The trains will switch off an engine on certain sections to save fuel
A train company running services over the Pennines has told its drivers to shut off engines on downhill sections to save money.
The spiralling cost of fuel and need to cut carbon emissions prompted First Transpennine Express to pilot the idea - which it said had been a success.
The company said it was saving about 7% of its fuel consumption without compromising passenger comfort.
The multi-engined trains can shut any number of their units while running.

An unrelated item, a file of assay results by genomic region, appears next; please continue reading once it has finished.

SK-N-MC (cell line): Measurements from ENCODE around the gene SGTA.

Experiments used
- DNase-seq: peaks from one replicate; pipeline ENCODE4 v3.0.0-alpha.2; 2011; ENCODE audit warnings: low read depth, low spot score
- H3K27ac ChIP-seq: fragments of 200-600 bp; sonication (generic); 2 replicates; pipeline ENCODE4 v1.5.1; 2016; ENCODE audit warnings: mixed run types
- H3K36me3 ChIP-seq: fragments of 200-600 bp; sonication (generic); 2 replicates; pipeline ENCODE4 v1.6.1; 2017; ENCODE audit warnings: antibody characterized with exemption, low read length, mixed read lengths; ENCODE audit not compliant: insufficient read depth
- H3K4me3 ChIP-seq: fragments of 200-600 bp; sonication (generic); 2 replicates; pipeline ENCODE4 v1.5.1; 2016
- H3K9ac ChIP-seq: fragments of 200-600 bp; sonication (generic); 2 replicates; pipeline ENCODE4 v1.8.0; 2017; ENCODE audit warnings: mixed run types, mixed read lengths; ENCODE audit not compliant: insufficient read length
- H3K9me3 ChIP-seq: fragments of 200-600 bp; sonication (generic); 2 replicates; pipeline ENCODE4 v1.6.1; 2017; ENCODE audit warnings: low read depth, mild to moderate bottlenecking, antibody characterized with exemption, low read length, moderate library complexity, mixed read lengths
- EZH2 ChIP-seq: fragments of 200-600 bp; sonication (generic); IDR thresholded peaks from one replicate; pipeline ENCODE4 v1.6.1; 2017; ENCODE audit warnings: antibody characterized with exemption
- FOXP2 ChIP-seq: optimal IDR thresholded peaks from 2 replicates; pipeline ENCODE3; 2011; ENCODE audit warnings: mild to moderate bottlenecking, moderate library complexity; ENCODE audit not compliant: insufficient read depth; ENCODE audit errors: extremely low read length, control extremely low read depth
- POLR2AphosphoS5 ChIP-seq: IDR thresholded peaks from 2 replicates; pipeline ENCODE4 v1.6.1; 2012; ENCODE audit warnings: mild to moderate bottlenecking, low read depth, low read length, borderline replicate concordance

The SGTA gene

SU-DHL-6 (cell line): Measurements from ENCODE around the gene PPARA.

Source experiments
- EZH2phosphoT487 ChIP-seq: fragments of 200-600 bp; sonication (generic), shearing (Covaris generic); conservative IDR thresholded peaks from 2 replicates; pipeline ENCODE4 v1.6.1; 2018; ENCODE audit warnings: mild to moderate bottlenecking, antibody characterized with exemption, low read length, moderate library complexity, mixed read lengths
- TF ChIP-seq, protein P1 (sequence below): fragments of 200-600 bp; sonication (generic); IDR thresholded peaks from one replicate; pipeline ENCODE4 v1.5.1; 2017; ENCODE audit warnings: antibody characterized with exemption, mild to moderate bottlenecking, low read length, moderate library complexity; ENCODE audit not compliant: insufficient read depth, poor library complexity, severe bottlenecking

Nick Donovan, from First Transpennine Express, said: "The trains operate on one, two or three engines - but there's an electrical supply between the coaches which allows all the control and passenger comfort systems to be maintained even if an engine is shut down."
The company's fleet manager Paul Staples added: "The train detects where it is using an on-board GPS system.
"It can also tell how a driver is actually driving and, if everything is OK, one engine will be switched off and the train, which normally runs on three engines, can run on two."
He said there was an override facility that enabled crews to re-engage the idle engine if either more power was needed or to catch up after a specific delay.
Drivers, however, are also being encouraged to be fuel conscious during the journeys.
"We're also training drivers to drive economically, something like using the equivalent of a light right foot rather than thrashing it," he added.